I put my head down and let time go by. Sometimes in racing, like in life, that's all you can do. It's not all Northern Lights and bliss, but somehow it's the tough challenges that make it all worth it. This is not about suffering so much as it is about overcoming suffering, which everyone must do in life, and it's empowering to understand the ways in which we can overcome it. Still, I felt fully defeated when, just two miles from the finish, I noticed a yellow light approach from behind and watched Jane run past. She was running. I mean, she was really running. Whether she was running to beat me or simply end her own agony faster I did not know, but I did not really care. Every time I had attempted to run in the past ten miles (because that, too, broke up the boredom) I nearly vomited. I was not ready or willing to participate in a two-mile sprint. Not only that, but the whole idea seemed so preposterous and egotistical after 35 hours of slogging that I couldn' t even entertain it. A man passed shortly after and implied a question as to whether or not I was going to chase Jane for second place. "She deserves it," I said. I felt so miserable. It's petty, but I resented being passed. This no longer bothers me at all, but my fragile mood at the time took it hard, and that did cast a sour pall over my finish.
But the satisfaction was there, growing ever deeper as the pain subsided. That's what lingers in hundreds of happy memories, the meaning behind the madness.
Sunday, February 26, 2012
Dave stopped running. "Is that you Jill?"
"You're doing awesome!" he exclaimed.
"I'm doing awesome? Holy cow, you're doing awesome," I said, feeling embarrassed that Dave was actually stopping to talk to me. "You should go, you're in first place!"
Dave waved his arm. "Aw, I don't care. I just can't wait to get back to Luce's. I have a beer waiting for me there."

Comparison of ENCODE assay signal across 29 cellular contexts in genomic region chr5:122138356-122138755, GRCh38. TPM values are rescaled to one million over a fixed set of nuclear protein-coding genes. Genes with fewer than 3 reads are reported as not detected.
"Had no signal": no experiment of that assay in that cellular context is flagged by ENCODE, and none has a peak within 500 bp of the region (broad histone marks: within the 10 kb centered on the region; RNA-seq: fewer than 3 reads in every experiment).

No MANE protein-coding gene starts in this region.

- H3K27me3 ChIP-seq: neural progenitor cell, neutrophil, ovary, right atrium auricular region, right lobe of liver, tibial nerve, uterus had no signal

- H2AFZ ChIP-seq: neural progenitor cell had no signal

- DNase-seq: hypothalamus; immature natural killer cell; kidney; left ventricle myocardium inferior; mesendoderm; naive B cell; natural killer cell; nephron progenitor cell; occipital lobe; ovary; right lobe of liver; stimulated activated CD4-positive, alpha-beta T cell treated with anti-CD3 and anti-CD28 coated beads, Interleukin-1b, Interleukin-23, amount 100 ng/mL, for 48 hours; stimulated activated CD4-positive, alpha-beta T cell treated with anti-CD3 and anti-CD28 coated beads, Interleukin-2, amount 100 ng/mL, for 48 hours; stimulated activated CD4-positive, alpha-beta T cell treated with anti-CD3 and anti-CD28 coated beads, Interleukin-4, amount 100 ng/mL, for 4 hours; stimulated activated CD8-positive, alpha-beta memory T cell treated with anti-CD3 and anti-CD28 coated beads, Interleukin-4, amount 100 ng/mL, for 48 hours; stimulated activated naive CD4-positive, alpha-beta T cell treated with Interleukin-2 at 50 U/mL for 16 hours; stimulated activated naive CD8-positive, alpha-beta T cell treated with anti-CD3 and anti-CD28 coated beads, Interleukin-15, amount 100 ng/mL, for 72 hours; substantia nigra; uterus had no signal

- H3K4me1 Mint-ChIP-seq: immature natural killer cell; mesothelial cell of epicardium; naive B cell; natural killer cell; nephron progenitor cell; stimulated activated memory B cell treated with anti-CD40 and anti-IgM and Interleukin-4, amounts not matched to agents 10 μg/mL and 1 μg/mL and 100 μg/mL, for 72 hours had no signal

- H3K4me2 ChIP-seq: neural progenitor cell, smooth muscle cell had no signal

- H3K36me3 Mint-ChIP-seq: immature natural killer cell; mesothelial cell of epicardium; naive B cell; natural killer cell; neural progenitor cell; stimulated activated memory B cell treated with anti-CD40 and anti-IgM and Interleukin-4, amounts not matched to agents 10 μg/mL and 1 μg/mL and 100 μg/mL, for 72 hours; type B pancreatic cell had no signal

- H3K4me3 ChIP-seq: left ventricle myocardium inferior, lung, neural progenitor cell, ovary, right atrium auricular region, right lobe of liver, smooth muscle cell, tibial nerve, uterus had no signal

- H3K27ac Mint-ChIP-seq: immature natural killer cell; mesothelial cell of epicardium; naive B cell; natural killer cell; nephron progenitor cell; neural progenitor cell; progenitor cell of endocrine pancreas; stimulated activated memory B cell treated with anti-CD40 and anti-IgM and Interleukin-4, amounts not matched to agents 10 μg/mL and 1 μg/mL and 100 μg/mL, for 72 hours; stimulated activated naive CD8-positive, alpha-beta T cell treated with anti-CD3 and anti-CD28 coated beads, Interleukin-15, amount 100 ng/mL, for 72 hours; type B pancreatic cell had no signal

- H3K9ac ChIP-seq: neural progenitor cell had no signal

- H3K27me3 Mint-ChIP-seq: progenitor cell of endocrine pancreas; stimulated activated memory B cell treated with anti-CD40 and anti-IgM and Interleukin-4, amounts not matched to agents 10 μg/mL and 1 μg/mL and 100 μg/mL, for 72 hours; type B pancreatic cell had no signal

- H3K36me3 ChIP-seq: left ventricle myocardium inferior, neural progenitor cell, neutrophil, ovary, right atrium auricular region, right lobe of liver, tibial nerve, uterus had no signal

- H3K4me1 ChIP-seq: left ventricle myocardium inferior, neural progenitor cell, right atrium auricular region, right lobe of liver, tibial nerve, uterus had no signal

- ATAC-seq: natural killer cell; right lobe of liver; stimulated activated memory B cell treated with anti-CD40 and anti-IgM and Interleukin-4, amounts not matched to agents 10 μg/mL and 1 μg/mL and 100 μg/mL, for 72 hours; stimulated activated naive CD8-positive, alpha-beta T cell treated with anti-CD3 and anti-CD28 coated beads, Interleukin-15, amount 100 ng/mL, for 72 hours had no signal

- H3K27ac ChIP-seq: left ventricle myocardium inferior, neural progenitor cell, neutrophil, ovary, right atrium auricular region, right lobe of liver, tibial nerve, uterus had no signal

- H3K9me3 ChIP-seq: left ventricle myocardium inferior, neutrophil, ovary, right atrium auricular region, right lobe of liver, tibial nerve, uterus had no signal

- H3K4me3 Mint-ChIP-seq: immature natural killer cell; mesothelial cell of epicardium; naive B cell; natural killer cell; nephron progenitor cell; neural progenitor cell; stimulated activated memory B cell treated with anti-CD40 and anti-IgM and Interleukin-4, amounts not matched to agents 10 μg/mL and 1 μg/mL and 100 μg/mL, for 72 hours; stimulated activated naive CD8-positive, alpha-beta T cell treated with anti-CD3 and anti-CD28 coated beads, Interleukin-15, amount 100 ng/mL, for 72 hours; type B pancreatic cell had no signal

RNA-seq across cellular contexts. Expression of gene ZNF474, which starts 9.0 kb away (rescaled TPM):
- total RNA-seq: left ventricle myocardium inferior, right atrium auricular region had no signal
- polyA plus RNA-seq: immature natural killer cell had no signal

"Sounds, um, relaxing," I laughed. "Hey, thanks for stopping to chat. I enjoy passing everyone like this on this course."
"My favorite part is seeing everyone," he said with his characteristic grin. "The rest just hurts bad with many mental sacrifices."
I laughed again and waved as he continued running. I admit I enjoy being involved in sports that are still small and quirky enough that even the race leaders still stop to chat and guzzle beers. Not that there's no competition in the Susitna 100. Dave still had Joe Grant hot on his trail, and would have to continue to make mental sacrifices all the way to his 24:11 finish.
Boosted by more friendly faces, I made good time to Alexander Lake, the turnaround point and mile 53 of the race. The bottoms of my feet had been simultaneously aching and burning, so I pulled off my socks to do another foot check. The skin looked like it belonged to a dead person — ghastly white and wrinkled deep into my foot. There was a patch of gray on both heels. Trench foot. I couldn't decide how to proceed. I had only one more pair of dry liner socks that I was going to save for my second Luce's stop. If I removed my insulation socks, my feet were going to slide around in the size ten shoes and probably blister badly in the process. And if I removed my vapor barrier, I was going to expose my soaking wet feet to the cold — now 13 degrees and rapidly dropping beneath the clearing sky. I slathered on more Hydropel and ate my soup slowly in hopes my liner socks would dry some.